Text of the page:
Ventricular fibrillation is the most serious type of heart arrhythmia that can result in sudden cardiac arrest, a life-threatening emergency that requires immediate medical attention.
During ventricular fibrillation (also known as V-fib or VF) the heart’s electrical system becomes chaotic and disordered, causing the lower chambers (ventricles) to “flutter” instead of beat normally and pump blood to the body.
Symptoms of VF may include palpitations (sensations of a racing heart), lightheadedness, chest tightness, shortness of breath, nausea and fainting.
Ventricular fibrillation can occur suddenly and may be brought on by a heart attack or preceded by ventricular tachycardia (rapid heart rate). It’s important to get immediate help and dial 911 if you suspect possible heart problems such as ventricular fibrillation.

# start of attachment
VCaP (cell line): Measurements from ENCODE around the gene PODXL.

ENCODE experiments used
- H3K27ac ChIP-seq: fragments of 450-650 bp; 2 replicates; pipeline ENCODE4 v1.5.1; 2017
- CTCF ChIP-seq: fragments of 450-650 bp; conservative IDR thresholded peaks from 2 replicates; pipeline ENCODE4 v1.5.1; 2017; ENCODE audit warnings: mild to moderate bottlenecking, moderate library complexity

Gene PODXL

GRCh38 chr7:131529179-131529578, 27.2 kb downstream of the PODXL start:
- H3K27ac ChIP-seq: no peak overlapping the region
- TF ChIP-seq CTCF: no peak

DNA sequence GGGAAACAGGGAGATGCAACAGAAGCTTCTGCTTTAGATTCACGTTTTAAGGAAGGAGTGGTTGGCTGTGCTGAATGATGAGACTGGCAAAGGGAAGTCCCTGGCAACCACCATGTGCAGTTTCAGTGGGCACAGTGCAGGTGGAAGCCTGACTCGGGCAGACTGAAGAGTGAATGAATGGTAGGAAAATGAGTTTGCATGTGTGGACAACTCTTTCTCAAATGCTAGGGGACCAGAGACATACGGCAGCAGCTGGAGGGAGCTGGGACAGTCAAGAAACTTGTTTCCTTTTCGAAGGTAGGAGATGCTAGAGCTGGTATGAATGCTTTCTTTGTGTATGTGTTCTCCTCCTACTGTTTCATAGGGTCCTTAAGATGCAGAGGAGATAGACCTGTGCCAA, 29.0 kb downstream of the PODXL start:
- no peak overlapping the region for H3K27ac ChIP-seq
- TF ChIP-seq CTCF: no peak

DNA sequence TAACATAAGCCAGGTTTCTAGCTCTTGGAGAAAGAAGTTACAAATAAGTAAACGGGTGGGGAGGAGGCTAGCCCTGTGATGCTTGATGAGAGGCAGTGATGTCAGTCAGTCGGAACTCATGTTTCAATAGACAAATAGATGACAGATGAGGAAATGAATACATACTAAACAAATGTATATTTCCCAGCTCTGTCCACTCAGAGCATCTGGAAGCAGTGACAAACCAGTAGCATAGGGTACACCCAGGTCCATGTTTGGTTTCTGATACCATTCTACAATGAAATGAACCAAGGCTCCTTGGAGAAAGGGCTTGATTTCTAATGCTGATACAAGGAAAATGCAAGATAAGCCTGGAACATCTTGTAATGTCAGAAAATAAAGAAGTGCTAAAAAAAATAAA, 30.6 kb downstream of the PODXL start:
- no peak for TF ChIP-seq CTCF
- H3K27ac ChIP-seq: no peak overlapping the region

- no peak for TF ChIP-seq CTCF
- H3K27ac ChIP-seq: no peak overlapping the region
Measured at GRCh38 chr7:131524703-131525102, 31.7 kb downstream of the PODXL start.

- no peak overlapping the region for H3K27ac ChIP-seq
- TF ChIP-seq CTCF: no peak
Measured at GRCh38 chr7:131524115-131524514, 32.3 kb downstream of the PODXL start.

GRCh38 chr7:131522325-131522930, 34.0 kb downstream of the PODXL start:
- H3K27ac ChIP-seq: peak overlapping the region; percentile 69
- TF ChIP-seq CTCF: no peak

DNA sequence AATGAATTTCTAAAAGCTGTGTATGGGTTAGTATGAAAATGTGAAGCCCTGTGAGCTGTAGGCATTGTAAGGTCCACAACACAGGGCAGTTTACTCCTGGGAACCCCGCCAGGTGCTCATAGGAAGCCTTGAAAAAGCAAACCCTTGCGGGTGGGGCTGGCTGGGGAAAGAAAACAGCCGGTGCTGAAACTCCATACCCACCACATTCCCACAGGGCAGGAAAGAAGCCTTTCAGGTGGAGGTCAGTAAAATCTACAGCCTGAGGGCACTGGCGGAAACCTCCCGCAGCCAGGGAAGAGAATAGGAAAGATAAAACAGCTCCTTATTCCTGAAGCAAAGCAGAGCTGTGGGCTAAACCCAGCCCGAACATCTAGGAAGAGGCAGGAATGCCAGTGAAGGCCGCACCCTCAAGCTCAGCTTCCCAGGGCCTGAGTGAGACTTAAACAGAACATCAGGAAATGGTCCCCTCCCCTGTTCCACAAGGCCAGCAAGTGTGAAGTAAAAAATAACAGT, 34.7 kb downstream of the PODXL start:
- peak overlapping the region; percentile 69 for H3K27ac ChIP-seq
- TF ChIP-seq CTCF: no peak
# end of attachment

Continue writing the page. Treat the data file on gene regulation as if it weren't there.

Restoring a regular heartbeat is the first priority for preventing potential brain damage, heart damage and possibly death.
During a ventricular fibrillation occurrence, emergency medical personnel may:
- Listen to the chest for evidence of a heart beat
- Check blood vessels of the wrist or neck for a pulse
- View heart activity and its rhythm on a cardiac monitor
- Cardiopulmonary resuscitation (CPR)
- Use of an automated external defibrillator to deliver shocks to the heart
- Immediate transport to a hospital emergency room for comprehensive heart diagnosis and medical treatment